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STACK Fracture Mapping Diagnostic Tools

ESG combined both new and commonly accepted technologies to quantify stimulated fracture geometry and provide a better understanding of fracture geometry and optimal well spacing during early field development.

Understanding the stimulated fracture geometry in unconventional reservoirs allows for optimal development of the asset, and both new and commonly accepted technologies can quantify this geometry. A thorough understanding of fracture geometry and well spacing early in the field development process can drastically improve the project net present value, especially when developing stacked intervals.


An unconventional spacing pilot in the STACK (Sooner Trend Anadarko Basin Canadian and Kingfisher Counties), located in the Anadarko Basin, required monitoring for one of the basin’s stacked reservoir intervals. We provided fiber optic monitoring for Well C in a five-well layout.

ESG Solution

We applied several diagnostic technologies to improve understanding of fracture geometry, including the following.

  • Fiber optic monitoring (Distributed Acoustic Sensing and Distributed Temperature Sensing) to assess cluster efficiency, fluid and sand distribution per cluster, and diverter effectiveness
  • Borehole microseismic to estimate hydraulic half-lengths, heights, and fracture azimuth
  • Electromagnetic imaging to provide insight on hydraulic half-length for 12 stages
  • Offset well pressure monitoring with IMAGE Frac technology to provide hydraulic and propped half-lengths, heights, and fracture azimuth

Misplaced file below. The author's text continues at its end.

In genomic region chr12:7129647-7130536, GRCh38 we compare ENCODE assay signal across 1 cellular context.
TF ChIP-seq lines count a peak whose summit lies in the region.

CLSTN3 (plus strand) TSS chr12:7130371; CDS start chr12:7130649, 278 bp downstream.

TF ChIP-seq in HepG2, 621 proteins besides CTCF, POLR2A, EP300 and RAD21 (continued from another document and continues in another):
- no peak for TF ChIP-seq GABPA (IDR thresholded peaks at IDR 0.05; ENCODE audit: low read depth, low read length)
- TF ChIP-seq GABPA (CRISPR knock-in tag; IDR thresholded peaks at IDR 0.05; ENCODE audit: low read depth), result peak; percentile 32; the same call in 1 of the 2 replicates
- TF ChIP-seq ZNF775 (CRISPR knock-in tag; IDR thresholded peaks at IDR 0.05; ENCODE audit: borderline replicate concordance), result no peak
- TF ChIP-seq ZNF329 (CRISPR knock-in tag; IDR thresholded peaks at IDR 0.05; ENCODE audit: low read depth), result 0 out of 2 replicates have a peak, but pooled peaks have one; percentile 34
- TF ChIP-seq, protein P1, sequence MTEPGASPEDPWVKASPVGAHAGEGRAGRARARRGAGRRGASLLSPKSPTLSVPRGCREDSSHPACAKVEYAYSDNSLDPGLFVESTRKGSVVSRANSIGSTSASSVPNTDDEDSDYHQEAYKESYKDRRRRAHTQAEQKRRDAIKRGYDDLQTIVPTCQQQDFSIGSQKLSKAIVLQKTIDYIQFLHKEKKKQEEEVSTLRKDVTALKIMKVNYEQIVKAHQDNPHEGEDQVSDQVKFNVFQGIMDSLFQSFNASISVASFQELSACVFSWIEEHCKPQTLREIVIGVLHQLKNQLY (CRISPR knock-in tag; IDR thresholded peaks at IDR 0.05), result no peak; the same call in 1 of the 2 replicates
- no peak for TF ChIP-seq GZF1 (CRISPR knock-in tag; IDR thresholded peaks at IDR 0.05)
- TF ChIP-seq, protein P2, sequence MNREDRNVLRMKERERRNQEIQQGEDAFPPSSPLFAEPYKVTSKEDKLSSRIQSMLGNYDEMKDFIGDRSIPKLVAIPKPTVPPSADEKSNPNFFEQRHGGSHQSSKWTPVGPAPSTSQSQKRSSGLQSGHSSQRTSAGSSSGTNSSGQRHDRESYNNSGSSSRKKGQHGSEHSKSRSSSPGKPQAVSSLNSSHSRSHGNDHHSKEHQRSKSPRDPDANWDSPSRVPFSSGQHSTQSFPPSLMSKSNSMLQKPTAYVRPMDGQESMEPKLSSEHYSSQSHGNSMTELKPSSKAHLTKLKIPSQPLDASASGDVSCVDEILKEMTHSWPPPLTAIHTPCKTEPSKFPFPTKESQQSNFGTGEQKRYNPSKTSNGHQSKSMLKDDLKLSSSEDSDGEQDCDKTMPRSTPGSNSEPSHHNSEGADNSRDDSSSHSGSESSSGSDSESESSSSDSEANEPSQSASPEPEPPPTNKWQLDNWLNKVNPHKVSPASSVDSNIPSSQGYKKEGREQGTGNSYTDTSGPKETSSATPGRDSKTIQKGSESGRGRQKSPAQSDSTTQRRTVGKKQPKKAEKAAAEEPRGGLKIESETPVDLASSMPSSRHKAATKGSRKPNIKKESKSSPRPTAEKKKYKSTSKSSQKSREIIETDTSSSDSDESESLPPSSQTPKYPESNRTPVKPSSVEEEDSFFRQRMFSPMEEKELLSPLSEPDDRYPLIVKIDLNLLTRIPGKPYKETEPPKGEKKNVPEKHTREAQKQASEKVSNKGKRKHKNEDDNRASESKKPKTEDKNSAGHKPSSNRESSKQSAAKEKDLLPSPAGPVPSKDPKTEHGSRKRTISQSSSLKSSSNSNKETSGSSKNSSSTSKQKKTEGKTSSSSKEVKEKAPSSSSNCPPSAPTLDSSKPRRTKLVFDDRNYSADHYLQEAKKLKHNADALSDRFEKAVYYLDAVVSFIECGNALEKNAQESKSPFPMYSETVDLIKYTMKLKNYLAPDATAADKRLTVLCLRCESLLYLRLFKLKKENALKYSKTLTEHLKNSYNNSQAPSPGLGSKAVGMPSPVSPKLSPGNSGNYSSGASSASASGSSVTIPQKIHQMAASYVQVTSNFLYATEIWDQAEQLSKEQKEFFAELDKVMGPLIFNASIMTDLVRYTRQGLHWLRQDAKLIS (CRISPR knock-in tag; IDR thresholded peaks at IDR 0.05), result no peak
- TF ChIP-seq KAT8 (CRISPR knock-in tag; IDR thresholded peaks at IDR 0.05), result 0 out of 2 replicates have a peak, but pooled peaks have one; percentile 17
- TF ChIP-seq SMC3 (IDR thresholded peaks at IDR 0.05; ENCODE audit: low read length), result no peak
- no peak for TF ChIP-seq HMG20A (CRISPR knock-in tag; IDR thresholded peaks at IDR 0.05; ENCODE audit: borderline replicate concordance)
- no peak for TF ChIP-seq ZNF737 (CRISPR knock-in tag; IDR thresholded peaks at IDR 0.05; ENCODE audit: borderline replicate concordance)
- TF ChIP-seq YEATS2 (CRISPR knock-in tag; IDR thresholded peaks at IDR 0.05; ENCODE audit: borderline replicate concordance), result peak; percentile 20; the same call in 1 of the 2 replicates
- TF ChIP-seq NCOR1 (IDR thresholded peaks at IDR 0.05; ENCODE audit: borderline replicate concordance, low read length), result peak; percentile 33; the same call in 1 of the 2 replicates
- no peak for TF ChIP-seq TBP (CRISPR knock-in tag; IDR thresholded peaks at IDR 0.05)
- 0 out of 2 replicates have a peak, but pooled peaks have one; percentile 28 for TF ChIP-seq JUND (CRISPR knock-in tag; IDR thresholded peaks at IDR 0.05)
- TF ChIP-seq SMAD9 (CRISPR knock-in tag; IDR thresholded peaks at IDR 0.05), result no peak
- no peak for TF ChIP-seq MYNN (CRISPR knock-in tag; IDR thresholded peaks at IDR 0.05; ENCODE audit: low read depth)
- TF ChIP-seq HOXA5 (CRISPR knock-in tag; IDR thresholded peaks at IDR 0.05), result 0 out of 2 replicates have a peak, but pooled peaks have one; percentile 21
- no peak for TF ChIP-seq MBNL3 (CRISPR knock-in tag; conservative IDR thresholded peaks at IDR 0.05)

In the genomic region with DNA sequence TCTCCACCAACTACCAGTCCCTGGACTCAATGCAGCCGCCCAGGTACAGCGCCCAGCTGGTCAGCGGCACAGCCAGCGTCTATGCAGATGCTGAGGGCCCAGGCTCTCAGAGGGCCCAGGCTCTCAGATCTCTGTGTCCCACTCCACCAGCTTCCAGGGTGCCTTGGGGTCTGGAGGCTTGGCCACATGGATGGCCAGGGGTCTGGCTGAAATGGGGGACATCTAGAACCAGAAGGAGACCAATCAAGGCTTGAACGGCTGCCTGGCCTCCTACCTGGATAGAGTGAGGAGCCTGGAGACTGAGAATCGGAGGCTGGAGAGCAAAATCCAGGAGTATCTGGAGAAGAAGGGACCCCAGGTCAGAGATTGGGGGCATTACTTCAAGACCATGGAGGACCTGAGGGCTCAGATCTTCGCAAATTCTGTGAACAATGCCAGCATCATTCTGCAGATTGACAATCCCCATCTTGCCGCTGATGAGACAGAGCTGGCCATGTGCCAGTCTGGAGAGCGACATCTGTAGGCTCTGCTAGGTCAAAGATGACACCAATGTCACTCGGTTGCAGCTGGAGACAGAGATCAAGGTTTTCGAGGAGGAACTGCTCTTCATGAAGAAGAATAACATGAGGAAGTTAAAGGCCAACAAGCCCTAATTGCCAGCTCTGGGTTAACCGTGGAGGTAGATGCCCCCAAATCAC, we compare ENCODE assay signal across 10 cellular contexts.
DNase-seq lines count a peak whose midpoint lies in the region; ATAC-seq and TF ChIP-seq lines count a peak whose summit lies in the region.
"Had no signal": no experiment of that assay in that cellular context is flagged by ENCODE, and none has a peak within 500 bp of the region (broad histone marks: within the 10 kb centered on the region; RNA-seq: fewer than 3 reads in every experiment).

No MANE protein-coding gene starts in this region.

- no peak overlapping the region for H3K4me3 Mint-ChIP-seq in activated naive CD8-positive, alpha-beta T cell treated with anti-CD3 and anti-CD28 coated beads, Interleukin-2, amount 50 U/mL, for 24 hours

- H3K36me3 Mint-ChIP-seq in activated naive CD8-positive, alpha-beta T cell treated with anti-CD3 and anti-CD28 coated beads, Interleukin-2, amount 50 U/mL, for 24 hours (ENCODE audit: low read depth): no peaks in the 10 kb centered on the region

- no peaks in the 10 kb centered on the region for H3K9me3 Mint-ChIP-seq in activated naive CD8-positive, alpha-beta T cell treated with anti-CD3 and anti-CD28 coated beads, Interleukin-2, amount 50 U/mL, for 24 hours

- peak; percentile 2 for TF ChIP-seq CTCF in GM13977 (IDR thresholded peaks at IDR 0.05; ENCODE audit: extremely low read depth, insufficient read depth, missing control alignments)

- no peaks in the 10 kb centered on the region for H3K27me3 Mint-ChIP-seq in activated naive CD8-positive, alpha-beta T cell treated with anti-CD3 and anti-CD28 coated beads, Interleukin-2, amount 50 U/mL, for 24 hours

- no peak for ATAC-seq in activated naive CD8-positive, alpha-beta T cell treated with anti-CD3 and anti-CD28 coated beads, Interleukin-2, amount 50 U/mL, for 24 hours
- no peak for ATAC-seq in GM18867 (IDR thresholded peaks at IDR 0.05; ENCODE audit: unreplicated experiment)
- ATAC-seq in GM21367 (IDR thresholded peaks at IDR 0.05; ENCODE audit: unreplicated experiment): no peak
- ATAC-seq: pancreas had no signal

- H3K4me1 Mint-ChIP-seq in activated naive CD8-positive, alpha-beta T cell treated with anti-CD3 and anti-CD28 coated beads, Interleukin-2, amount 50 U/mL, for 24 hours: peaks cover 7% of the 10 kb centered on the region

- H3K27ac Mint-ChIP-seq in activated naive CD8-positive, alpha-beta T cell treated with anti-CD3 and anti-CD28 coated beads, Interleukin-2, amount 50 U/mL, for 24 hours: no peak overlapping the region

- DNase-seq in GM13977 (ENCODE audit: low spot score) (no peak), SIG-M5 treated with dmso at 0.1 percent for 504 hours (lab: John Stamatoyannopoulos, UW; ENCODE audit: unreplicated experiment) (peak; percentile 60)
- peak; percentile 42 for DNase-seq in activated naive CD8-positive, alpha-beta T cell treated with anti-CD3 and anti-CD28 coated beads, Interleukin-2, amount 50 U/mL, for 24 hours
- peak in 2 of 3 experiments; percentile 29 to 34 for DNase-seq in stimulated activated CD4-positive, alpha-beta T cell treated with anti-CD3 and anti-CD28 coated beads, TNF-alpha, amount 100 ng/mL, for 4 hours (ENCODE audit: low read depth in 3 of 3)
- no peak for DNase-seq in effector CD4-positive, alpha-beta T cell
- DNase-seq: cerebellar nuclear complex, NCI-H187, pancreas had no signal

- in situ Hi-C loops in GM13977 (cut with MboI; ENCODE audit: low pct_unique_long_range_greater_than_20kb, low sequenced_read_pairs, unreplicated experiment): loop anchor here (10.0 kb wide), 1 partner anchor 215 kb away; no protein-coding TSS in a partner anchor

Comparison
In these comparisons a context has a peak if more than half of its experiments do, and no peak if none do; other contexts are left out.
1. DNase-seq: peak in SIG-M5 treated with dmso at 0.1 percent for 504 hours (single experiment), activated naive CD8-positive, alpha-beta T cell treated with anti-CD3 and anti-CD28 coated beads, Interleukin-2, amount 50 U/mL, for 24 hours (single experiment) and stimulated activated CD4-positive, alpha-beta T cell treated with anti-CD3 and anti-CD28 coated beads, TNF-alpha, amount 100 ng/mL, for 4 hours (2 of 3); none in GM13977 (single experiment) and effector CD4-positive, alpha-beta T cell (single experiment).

• Water hammer analysis with history-matching at multiple rate drops and at pumping stage conclusion to correlate responses to fracture geometry
  • Fracture modeling with a planar 3D finite difference model and a diagnostic fracture injection test to provide fracture, closure, and pore pressure gradients

Findings were validated with a production interference test, rate transient analysis, oil-soluble tracers, and fracture fluid identifiers.

Overall, integration of the outlined diagnostic tools led to an improved understanding of hydraulic, propped, and conductive fracture geometries and a corresponding improvement in optimal well placing. Since this data was identified during early field development, the client could realize significant cost savings as a result of the well spacing and treatment strategy recommendations provided.

Figure 1: Impact of diverter drop size on fluid distribution along the lateral.
Figure 2: Varying diverter and fluid comparison.
Figure 3: Conductive geometries for range of proppant placed relative to design.
Figure 4: Summary of geometries.